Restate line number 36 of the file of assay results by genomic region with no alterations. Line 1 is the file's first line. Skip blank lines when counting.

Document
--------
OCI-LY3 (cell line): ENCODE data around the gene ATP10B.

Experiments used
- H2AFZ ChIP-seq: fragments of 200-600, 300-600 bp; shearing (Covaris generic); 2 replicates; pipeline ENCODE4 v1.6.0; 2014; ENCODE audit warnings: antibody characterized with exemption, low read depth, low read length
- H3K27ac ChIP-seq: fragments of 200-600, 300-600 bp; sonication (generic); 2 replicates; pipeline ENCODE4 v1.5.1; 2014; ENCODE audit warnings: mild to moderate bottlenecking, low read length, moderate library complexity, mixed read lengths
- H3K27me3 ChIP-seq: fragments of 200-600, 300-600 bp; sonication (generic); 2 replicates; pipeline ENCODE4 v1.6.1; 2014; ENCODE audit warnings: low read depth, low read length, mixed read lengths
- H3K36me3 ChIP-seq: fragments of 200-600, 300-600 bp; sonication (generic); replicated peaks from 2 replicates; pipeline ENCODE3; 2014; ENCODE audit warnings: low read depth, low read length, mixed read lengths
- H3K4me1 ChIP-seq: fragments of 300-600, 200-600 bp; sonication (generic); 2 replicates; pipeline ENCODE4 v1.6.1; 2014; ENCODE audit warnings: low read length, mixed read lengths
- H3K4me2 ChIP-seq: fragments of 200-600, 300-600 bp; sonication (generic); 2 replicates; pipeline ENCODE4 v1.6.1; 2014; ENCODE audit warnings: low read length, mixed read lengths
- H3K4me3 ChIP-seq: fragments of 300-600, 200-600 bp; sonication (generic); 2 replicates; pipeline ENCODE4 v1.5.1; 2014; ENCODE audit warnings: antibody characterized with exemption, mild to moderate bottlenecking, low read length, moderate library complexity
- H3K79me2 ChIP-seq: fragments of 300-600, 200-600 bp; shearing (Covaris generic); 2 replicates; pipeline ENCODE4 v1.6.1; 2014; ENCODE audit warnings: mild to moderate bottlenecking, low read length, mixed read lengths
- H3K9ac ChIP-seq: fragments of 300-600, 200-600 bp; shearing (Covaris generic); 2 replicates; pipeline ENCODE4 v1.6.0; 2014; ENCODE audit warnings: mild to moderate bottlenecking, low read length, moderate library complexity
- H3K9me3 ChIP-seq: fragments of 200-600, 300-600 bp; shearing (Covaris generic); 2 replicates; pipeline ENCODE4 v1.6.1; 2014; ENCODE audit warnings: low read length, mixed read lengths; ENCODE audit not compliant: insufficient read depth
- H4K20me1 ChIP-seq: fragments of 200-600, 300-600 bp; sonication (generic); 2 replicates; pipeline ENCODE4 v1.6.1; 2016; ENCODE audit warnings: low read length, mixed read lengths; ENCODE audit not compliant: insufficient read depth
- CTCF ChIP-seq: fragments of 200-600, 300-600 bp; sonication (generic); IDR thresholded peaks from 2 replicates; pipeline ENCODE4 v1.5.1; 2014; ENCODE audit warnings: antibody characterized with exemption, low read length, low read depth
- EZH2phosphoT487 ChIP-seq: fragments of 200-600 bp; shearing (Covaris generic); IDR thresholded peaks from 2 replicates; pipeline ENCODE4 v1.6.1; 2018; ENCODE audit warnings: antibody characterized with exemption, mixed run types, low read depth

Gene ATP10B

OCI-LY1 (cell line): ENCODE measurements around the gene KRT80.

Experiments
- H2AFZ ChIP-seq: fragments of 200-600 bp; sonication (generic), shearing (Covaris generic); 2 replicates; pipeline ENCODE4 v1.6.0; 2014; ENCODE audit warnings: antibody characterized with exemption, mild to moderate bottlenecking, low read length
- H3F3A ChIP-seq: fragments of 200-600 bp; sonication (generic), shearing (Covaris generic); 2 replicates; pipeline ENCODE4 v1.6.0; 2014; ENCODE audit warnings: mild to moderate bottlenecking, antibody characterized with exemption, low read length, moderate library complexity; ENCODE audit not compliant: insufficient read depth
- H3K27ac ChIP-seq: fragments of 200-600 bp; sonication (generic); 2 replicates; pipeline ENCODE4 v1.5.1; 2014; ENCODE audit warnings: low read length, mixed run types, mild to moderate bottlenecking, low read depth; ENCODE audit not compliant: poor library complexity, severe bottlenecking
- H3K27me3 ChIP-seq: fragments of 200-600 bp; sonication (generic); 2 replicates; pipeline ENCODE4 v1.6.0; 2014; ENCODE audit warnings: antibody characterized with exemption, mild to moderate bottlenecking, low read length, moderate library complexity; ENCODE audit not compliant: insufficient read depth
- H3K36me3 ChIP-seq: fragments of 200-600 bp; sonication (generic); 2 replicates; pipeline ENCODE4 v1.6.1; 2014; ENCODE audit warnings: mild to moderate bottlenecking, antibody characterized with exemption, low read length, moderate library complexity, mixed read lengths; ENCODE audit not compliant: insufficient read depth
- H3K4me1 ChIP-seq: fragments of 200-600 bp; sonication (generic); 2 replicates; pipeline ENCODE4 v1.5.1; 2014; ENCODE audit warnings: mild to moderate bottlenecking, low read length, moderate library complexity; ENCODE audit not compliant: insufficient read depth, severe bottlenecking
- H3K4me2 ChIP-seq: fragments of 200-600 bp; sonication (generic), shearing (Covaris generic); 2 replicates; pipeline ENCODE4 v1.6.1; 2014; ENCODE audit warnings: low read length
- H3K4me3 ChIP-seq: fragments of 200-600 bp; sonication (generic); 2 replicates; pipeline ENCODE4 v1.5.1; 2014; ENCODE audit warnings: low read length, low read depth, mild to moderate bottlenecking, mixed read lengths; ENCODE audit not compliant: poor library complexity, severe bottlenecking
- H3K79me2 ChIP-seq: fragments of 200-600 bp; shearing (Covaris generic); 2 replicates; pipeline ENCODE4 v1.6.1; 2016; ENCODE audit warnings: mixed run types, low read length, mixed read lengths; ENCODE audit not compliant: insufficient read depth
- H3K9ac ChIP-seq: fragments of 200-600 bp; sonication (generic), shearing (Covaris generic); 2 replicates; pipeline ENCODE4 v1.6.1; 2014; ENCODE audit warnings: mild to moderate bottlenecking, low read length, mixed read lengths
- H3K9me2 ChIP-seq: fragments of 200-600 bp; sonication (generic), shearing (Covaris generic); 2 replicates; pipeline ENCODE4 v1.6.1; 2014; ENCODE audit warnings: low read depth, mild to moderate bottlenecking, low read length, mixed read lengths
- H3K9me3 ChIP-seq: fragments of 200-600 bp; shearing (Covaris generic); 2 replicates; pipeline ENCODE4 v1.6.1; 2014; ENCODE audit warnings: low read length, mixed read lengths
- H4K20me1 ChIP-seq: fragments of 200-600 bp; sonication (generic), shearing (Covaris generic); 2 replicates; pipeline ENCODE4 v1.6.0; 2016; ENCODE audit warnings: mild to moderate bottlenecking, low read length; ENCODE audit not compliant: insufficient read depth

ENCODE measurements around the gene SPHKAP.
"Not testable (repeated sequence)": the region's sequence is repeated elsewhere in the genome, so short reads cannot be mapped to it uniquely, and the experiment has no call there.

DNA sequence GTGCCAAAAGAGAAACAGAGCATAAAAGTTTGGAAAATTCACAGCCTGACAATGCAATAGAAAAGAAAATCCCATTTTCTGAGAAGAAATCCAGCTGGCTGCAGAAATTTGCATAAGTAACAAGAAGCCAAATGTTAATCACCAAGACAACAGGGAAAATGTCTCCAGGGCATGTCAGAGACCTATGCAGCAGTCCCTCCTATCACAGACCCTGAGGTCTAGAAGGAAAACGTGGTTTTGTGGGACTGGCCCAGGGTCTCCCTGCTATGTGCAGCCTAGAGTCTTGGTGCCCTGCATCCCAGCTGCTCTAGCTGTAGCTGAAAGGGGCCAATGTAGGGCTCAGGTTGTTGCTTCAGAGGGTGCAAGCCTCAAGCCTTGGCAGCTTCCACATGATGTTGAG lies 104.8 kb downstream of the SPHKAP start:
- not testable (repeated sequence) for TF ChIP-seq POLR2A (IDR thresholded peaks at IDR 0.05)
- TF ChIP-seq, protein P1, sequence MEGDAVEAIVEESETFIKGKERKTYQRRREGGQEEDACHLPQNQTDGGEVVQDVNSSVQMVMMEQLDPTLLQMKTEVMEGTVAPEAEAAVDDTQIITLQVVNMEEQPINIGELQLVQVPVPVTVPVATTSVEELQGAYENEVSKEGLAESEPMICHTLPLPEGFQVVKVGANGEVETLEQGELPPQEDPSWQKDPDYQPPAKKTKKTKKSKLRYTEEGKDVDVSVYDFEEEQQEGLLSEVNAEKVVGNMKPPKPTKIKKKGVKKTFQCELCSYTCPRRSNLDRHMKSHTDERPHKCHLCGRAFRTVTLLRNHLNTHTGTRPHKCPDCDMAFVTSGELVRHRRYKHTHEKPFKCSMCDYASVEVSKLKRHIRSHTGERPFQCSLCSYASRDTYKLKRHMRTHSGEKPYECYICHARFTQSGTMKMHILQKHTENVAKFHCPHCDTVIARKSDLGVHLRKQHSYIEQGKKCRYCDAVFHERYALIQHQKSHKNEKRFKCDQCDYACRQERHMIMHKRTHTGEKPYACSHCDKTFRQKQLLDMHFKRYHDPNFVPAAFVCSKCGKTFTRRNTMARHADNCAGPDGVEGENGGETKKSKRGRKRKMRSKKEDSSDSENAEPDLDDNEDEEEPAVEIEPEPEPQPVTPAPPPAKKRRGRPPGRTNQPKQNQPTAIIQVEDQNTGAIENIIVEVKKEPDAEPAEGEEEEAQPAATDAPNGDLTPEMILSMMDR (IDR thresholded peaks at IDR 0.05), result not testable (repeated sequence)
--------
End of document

- TF ChIP-seq, protein P1, sequence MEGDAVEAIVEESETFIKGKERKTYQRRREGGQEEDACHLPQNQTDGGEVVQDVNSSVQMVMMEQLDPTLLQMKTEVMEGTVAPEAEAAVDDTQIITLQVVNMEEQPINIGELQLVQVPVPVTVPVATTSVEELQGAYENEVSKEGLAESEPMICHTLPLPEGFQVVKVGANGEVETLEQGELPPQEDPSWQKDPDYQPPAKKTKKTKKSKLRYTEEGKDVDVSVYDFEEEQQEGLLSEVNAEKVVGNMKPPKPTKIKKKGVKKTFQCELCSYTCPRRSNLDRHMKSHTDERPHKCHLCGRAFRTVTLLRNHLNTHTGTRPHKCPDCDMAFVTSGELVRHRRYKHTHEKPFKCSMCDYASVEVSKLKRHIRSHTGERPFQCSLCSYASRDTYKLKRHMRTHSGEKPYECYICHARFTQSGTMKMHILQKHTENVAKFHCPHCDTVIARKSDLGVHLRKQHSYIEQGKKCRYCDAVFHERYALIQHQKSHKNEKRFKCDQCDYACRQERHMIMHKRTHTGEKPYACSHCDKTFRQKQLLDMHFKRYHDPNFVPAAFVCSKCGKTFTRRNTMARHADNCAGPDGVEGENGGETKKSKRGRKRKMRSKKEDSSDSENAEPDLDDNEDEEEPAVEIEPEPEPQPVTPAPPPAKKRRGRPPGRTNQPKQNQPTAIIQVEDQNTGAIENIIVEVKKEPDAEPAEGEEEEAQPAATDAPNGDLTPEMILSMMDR (IDR thresholded peaks at IDR 0.05), result not testable (repeated sequence)